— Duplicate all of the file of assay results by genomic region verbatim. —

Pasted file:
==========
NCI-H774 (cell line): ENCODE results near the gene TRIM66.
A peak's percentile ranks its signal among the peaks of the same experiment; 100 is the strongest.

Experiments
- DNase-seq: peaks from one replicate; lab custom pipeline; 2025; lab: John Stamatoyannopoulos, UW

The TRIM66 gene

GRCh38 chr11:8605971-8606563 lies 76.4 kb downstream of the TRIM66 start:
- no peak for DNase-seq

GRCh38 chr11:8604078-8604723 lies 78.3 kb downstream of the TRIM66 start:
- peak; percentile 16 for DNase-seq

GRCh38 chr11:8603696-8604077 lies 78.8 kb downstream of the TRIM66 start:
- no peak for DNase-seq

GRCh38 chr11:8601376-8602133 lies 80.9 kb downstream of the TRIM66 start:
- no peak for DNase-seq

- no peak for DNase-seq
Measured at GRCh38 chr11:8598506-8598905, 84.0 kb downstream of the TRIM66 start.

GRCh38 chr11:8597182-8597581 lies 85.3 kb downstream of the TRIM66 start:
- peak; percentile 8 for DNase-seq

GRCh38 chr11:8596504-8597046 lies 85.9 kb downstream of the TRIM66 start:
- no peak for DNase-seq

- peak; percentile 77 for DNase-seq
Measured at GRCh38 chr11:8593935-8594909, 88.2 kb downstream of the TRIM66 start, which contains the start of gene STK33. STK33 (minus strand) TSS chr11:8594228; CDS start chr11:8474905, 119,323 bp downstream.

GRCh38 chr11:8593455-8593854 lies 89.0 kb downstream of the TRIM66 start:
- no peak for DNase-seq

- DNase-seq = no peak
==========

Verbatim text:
NCI-H774 (cell line): ENCODE results near the gene TRIM66.
A peak's percentile ranks its signal among the peaks of the same experiment; 100 is the strongest.

Experiments
- DNase-seq: peaks from one replicate; lab custom pipeline; 2025; lab: John Stamatoyannopoulos, UW

The TRIM66 gene

GRCh38 chr11:8605971-8606563 lies 76.4 kb downstream of the TRIM66 start:
- no peak for DNase-seq

GRCh38 chr11:8604078-8604723 lies 78.3 kb downstream of the TRIM66 start:
- peak; percentile 16 for DNase-seq

GRCh38 chr11:8603696-8604077 lies 78.8 kb downstream of the TRIM66 start:
- no peak for DNase-seq

GRCh38 chr11:8601376-8602133 lies 80.9 kb downstream of the TRIM66 start:
- no peak for DNase-seq

- no peak for DNase-seq
Measured at GRCh38 chr11:8598506-8598905, 84.0 kb downstream of the TRIM66 start.

GRCh38 chr11:8597182-8597581 lies 85.3 kb downstream of the TRIM66 start:
- peak; percentile 8 for DNase-seq

GRCh38 chr11:8596504-8597046 lies 85.9 kb downstream of the TRIM66 start:
- no peak for DNase-seq

- peak; percentile 77 for DNase-seq
Measured at GRCh38 chr11:8593935-8594909, 88.2 kb downstream of the TRIM66 start, which contains the start of gene STK33. STK33 (minus strand) TSS chr11:8594228; CDS start chr11:8474905, 119,323 bp downstream.

GRCh38 chr11:8593455-8593854 lies 89.0 kb downstream of the TRIM66 start:
- no peak for DNase-seq

- DNase-seq = no peak